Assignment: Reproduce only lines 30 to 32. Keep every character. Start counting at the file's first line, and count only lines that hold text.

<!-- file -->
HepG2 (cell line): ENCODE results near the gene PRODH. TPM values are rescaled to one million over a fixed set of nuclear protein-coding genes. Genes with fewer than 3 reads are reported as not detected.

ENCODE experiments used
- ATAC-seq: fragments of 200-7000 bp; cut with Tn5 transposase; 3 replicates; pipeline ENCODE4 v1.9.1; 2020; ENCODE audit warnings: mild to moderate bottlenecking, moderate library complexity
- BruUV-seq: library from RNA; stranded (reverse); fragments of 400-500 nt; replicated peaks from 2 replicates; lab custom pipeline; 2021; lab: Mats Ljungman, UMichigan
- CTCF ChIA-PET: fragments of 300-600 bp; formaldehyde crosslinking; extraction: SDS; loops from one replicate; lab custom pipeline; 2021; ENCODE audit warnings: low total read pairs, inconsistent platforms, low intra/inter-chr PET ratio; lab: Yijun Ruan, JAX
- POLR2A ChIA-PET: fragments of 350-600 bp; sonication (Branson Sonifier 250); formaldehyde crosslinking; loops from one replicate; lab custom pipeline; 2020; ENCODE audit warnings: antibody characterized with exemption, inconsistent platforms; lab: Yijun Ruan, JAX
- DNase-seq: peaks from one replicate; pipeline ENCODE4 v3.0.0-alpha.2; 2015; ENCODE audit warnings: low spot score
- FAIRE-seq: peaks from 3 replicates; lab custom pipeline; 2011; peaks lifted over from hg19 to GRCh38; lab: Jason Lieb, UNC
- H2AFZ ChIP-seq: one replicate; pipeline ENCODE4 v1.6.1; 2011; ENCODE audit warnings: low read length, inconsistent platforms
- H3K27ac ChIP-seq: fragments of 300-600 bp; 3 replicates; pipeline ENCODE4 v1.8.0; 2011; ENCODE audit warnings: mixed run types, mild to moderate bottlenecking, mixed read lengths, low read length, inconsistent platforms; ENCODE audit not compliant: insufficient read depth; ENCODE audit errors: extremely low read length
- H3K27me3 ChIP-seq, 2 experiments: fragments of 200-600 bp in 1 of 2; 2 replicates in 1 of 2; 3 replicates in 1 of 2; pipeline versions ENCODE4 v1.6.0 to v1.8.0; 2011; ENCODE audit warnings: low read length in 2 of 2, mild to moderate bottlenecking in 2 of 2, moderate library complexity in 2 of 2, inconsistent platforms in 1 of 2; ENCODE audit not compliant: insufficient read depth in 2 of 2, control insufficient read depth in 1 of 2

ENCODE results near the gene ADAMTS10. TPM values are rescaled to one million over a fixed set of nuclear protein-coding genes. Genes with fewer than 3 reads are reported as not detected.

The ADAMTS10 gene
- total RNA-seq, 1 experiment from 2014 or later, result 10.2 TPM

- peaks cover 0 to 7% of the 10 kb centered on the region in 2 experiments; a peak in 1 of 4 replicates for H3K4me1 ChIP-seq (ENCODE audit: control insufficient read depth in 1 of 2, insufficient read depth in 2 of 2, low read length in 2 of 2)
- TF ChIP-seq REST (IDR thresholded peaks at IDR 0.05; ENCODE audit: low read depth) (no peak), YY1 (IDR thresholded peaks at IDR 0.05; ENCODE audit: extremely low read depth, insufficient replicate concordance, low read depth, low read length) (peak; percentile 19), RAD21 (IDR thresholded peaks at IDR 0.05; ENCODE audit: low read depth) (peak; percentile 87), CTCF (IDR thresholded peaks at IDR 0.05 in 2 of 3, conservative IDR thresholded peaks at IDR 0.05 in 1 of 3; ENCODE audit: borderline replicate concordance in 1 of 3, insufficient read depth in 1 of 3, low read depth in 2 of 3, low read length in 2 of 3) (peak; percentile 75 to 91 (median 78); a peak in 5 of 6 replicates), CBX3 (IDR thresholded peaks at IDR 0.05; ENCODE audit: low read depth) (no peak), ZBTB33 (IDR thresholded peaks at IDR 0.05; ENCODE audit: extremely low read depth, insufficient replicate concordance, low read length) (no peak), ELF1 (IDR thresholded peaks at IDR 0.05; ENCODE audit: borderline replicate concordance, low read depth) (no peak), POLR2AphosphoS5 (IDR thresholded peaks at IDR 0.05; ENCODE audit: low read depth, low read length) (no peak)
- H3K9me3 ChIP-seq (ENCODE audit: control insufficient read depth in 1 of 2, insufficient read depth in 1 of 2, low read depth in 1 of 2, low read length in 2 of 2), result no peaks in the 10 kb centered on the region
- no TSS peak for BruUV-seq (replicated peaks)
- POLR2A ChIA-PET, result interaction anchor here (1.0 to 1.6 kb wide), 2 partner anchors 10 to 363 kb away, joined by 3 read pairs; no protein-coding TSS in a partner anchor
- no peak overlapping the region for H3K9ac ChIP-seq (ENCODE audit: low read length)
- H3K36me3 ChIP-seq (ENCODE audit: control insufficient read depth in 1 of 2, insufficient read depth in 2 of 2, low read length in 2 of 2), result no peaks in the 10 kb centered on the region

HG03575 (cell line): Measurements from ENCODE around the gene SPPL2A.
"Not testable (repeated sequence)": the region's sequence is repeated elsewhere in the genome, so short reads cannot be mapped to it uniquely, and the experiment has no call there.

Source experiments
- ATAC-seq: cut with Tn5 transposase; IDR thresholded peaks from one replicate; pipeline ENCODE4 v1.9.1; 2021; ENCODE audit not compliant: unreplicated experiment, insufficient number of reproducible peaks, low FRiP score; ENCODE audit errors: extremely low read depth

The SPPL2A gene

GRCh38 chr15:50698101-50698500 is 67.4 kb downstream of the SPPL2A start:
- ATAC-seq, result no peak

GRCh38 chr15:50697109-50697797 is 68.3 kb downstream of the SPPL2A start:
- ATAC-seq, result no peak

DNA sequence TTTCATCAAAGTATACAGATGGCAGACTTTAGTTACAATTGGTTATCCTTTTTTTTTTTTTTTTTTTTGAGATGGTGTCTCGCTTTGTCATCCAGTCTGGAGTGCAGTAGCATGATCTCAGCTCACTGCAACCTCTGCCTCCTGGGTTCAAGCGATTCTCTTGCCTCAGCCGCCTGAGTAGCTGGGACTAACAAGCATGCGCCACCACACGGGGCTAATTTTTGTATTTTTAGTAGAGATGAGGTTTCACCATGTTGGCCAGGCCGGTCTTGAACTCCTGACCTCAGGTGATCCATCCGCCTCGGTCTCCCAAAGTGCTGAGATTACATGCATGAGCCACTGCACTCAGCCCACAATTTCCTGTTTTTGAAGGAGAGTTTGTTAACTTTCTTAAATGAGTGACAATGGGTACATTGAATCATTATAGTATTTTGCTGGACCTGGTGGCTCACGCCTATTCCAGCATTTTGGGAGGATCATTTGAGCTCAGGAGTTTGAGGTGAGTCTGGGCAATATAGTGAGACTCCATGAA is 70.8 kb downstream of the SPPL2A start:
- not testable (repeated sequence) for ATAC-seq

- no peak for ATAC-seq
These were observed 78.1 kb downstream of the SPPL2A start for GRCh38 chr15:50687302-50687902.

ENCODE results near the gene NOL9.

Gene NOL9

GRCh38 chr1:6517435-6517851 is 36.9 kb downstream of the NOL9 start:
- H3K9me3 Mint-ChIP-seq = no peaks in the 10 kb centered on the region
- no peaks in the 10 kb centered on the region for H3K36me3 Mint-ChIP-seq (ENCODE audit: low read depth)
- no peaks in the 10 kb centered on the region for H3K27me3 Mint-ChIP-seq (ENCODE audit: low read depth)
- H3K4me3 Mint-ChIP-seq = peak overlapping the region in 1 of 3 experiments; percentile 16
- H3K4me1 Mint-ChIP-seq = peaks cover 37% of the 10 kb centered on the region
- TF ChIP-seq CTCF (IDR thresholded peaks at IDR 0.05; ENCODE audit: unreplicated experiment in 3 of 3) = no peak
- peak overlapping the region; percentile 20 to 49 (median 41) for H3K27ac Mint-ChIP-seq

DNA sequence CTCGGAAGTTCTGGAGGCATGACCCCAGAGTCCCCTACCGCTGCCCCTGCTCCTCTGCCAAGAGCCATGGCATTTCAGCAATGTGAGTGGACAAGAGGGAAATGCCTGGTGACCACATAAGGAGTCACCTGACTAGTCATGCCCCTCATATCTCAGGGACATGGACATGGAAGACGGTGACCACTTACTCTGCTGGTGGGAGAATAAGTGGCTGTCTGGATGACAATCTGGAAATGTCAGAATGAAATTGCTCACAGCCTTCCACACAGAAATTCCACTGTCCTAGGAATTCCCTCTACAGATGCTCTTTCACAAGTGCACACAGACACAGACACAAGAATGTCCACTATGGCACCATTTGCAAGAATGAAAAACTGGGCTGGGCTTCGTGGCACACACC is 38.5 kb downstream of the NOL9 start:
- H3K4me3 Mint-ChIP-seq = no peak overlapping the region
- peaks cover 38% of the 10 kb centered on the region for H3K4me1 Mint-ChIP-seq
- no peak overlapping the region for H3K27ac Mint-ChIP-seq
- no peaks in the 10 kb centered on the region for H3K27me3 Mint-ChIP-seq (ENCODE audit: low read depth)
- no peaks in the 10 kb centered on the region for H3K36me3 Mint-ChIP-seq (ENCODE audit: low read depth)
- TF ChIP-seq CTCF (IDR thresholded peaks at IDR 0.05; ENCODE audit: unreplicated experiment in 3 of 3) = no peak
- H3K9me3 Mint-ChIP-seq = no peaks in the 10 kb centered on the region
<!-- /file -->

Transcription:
- ATAC-seq, result no peak

DNA sequence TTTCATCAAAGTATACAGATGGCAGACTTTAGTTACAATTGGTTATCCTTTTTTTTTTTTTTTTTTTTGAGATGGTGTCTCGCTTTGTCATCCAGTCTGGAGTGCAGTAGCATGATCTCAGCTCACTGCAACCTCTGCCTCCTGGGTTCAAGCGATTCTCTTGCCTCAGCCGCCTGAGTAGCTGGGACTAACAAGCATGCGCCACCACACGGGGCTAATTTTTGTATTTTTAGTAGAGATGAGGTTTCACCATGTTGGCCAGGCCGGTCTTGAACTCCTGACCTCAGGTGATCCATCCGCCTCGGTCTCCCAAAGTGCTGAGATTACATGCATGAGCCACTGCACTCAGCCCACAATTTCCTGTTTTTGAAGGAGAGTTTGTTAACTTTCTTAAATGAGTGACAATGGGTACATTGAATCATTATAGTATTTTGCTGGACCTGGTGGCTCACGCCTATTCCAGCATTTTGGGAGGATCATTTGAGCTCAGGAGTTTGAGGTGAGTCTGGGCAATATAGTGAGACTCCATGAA is 70.8 kb downstream of the SPPL2A start:
- not testable (repeated sequence) for ATAC-seq